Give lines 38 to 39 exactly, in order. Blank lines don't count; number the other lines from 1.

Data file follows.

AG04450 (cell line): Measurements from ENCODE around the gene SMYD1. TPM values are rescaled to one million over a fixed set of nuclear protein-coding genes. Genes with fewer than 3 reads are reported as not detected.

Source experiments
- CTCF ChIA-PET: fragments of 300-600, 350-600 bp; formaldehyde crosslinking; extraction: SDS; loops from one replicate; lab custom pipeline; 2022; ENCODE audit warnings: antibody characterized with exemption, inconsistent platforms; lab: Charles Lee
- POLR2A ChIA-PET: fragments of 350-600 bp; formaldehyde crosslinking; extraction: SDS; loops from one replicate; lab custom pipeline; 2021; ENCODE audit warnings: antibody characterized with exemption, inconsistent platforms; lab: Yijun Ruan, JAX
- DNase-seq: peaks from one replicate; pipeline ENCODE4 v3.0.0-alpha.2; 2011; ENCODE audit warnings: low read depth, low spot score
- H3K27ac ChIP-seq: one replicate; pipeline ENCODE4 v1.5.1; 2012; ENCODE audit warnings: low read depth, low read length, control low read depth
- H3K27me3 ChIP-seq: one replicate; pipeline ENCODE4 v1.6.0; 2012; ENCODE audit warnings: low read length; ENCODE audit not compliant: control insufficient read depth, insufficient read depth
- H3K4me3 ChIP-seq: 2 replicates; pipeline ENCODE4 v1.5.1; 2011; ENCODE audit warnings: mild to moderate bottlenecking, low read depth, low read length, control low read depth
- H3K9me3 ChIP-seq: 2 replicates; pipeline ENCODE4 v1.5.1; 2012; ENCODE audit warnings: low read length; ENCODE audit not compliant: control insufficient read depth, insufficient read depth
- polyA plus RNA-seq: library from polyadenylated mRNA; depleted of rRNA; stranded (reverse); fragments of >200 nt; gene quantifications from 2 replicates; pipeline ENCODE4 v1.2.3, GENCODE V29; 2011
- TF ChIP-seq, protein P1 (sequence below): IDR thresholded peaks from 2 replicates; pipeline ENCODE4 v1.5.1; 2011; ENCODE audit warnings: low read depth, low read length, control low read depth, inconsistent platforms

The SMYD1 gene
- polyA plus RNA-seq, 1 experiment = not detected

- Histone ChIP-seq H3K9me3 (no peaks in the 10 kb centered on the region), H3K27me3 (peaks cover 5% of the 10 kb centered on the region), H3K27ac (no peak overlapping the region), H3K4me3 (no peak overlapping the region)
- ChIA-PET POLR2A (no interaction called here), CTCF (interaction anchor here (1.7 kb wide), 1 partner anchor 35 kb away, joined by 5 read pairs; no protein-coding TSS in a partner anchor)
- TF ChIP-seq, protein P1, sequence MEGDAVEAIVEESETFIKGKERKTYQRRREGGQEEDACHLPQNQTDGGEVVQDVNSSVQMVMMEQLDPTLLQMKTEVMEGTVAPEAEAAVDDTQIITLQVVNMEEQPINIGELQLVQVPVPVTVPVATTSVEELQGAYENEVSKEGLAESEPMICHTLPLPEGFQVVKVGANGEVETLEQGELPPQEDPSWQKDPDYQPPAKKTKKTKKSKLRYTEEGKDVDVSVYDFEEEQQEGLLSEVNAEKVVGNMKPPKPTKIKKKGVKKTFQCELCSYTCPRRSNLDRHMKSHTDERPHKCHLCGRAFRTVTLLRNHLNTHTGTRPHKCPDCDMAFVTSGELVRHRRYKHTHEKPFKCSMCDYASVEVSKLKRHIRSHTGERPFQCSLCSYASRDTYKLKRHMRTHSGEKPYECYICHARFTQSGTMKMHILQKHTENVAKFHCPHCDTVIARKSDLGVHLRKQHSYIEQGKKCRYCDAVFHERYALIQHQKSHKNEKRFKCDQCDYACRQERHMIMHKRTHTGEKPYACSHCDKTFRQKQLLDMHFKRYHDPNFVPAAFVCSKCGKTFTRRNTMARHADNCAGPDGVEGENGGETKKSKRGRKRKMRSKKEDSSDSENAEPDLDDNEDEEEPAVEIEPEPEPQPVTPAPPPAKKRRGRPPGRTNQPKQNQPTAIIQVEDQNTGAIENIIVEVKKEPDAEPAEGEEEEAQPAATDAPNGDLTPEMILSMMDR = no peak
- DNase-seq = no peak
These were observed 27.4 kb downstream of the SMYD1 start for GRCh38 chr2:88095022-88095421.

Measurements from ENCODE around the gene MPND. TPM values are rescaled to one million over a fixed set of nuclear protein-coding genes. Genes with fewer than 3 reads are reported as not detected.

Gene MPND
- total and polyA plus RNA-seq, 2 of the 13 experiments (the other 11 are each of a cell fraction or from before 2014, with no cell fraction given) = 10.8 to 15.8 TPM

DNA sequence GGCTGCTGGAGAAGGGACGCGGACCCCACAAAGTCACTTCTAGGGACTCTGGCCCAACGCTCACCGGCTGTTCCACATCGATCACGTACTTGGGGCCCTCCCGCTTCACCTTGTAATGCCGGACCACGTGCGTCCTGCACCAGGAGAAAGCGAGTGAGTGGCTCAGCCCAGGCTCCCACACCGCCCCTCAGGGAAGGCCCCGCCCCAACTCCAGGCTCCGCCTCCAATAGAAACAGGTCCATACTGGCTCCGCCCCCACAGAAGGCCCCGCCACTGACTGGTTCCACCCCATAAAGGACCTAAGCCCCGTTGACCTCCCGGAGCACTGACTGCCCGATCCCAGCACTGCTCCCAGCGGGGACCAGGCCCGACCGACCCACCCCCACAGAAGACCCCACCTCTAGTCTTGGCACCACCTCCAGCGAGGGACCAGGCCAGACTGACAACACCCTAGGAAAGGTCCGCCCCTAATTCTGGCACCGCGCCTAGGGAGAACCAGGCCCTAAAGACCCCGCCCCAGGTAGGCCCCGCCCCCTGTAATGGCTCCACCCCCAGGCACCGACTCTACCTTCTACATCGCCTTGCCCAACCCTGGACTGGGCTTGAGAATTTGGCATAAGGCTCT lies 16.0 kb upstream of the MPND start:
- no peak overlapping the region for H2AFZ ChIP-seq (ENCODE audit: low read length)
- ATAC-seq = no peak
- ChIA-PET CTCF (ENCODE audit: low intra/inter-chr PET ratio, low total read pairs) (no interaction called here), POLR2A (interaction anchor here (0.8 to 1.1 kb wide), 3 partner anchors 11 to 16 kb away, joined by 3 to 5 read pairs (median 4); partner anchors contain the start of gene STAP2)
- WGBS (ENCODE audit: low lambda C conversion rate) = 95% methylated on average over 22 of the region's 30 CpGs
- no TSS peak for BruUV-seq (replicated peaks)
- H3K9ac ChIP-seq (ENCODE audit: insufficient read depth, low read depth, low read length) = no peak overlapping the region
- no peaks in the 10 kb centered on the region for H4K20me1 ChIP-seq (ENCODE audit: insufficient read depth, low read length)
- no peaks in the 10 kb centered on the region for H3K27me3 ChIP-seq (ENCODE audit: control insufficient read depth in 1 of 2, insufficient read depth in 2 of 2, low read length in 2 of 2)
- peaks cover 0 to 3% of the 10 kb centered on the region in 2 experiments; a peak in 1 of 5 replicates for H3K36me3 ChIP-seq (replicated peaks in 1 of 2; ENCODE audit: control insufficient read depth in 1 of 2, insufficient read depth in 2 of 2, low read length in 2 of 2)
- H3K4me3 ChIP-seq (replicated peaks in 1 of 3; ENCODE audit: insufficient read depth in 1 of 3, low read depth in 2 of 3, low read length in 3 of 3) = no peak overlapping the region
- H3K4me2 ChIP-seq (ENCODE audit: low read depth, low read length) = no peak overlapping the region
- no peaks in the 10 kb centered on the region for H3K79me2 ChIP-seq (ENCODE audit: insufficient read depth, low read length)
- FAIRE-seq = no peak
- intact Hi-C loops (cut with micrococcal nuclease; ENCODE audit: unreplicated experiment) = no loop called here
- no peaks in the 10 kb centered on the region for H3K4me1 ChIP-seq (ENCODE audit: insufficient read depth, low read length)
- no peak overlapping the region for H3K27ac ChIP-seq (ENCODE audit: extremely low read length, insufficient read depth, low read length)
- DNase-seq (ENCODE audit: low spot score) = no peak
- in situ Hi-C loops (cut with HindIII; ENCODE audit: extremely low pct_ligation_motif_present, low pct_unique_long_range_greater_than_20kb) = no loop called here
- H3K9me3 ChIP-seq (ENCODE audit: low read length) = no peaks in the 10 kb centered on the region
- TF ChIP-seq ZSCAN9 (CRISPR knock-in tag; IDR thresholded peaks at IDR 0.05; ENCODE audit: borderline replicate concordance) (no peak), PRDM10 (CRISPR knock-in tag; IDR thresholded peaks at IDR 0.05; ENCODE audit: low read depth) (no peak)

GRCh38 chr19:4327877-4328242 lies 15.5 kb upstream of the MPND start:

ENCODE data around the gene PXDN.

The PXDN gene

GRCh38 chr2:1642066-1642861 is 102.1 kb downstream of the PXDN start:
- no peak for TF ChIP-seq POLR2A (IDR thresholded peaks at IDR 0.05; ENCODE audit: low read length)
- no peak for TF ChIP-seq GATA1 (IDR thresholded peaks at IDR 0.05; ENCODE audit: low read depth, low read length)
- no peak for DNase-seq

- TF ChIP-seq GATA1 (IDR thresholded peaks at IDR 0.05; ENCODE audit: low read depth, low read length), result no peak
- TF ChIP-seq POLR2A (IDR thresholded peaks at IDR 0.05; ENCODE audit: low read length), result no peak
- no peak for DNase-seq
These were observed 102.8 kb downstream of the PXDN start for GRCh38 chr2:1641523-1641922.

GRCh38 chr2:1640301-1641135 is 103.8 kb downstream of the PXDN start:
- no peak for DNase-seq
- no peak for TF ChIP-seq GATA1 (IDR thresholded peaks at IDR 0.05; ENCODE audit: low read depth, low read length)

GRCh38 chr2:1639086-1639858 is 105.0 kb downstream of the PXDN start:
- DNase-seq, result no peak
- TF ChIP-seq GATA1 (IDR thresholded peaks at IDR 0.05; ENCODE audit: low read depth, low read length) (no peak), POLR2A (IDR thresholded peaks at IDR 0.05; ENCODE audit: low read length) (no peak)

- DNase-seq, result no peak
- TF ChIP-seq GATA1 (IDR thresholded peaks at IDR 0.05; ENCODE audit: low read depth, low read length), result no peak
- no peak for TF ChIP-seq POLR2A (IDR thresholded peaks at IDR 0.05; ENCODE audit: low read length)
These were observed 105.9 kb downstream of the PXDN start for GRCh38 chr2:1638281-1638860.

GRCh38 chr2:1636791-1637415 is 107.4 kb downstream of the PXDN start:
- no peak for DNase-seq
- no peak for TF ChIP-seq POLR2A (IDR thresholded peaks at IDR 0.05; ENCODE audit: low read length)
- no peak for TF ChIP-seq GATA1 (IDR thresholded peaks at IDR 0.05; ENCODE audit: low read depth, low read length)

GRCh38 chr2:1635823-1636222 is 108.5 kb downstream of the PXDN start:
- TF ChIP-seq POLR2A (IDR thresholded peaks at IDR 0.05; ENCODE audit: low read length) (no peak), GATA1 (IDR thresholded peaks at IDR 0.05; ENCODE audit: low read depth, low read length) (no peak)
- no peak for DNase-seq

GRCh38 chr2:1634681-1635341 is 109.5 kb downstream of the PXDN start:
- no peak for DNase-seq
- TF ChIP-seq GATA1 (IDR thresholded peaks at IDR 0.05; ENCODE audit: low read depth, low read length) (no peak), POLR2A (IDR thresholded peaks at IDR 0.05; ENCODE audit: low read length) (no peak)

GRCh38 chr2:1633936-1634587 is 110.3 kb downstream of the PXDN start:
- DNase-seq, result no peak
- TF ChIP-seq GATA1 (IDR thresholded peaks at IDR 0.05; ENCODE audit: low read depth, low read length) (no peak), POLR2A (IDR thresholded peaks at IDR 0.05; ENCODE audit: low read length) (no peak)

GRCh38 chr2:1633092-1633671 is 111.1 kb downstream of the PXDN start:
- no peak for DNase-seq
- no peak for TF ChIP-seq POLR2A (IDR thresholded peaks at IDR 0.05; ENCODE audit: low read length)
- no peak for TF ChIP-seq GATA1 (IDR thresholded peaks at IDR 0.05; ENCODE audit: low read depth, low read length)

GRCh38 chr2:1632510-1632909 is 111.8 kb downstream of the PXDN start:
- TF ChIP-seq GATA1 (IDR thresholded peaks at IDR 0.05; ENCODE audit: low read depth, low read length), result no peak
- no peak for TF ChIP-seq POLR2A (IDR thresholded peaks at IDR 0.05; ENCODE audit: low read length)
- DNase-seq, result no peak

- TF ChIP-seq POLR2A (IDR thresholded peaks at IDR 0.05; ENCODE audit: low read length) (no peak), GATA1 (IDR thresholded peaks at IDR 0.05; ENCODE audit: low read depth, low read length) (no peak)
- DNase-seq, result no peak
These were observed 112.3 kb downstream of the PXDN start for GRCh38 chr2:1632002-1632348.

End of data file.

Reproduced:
- no peak overlapping the region for H3K27ac ChIP-seq (ENCODE audit: extremely low read length, insufficient read depth, low read length)
- DNase-seq (ENCODE audit: low spot score) = no peak